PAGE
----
Special day to encourage reading
HA NOI — There are plans to set up an official National Reading Day in Viet Nam to encourage the once strong Vietnamese fondness for reading.
|Chapter one: Experts suggest children should be encouraged to read from a young age. — vns Photo Doan Tung
The idea was discussed on Monday at a conference at Ha Noi National Library.
Nguyen Kiem, deputy president of the Viet Nam Publishers Association, said April 21 should be chosen as Reading Day because it had often been used for World Book and Copyright Day organised by UNESCO.
According to experts, Reading Day might counter the decreasing interest in reading among Vietnamese.
While major bookstores in the country are still crowded, fewer people are buying.
Last year, 27,000 book titles were published in Viet Nam, creating nearly 294 million copies. This was a seven per cent increase on the same period last year.
Half of the 64 publishing houses in the country made profits of about VND100 millions (US$5,000). Six made VND1 billion.
"Statistics show people buy more books, even though they may not read more often," said Le Hong Ly, head of the Institute of Folk Culture Studies.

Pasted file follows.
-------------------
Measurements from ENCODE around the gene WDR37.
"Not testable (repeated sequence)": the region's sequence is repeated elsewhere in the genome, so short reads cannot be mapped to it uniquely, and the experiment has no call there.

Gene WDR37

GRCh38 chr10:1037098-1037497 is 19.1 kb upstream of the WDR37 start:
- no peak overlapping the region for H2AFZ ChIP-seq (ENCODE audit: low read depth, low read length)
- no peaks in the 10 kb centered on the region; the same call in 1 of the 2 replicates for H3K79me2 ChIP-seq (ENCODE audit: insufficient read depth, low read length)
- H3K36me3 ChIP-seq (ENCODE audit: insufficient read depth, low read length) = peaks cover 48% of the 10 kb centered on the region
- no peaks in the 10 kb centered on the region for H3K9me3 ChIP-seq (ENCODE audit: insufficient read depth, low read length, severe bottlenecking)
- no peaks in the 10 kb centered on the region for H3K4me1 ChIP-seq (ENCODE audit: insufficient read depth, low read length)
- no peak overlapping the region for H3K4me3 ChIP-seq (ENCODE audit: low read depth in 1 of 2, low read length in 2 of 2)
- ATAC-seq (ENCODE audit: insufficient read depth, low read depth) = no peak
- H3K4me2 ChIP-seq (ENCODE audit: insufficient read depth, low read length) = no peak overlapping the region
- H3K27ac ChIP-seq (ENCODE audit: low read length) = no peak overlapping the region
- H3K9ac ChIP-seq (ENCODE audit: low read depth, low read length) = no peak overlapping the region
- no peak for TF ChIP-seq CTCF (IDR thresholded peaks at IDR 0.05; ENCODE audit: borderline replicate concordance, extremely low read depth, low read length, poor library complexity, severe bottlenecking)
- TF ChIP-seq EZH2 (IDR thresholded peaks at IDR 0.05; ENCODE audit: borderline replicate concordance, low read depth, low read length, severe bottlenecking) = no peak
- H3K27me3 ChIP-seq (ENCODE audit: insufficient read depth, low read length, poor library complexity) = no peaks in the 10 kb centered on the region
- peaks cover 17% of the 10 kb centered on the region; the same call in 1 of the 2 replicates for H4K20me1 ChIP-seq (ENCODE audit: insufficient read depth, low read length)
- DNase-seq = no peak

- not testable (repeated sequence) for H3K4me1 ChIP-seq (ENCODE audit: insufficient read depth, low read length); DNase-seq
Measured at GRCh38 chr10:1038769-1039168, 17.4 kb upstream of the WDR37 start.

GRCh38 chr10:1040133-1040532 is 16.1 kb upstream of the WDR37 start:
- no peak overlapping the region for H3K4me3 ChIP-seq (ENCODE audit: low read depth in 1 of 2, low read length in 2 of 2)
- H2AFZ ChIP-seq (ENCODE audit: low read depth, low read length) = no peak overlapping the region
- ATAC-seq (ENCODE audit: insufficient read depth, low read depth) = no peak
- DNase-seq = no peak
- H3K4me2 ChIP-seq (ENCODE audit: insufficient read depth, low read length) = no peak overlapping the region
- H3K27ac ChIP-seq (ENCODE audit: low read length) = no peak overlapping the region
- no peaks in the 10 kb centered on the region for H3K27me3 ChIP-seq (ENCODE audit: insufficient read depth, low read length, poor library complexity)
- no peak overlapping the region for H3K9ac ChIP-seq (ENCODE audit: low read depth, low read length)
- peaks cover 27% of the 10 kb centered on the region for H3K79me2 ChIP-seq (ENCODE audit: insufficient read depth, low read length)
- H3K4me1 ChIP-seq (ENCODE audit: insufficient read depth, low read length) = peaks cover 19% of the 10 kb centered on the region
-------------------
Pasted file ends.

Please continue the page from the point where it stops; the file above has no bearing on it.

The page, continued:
He said the number of people who used the institute's library for research was continually falling.
In 2008, there were 278 researchers, while in 2012, there have been only 56 people so far.
The number of students who read books is also modest. Normally, they only read books in the libraries of their universities during exams. But, after exams, the libraries are often deserted.
"Most students read books just for exams. They don't want to spend time reading to gain extra knowledge. And they rarely read books that might change their lives and their thinking," said an employee at Ha Noi National Library.
According to Le Bich Hong, from the Party Central Committee's education commission, many children are not encouraged to read.
She said a recent survey by the Children's Literature Centre at the Ha Noi University of Education revealed that money spent on newspapers amounted to only two per cent of total monthly family expenses.
Statistics show that the most-read books are compilations of cartoons (60 per cent of surveyed people), followed by short stories (50 per cent), and translated books (35 per cent). On average, a reader buys 2.7 books a year.
According to literature researcher Phan Trong Thuong, the reading culture in Viet Nam is declining as in other parts of the world. The rapid development of the internet, music and electronic games are blamed for the reversal. — VNS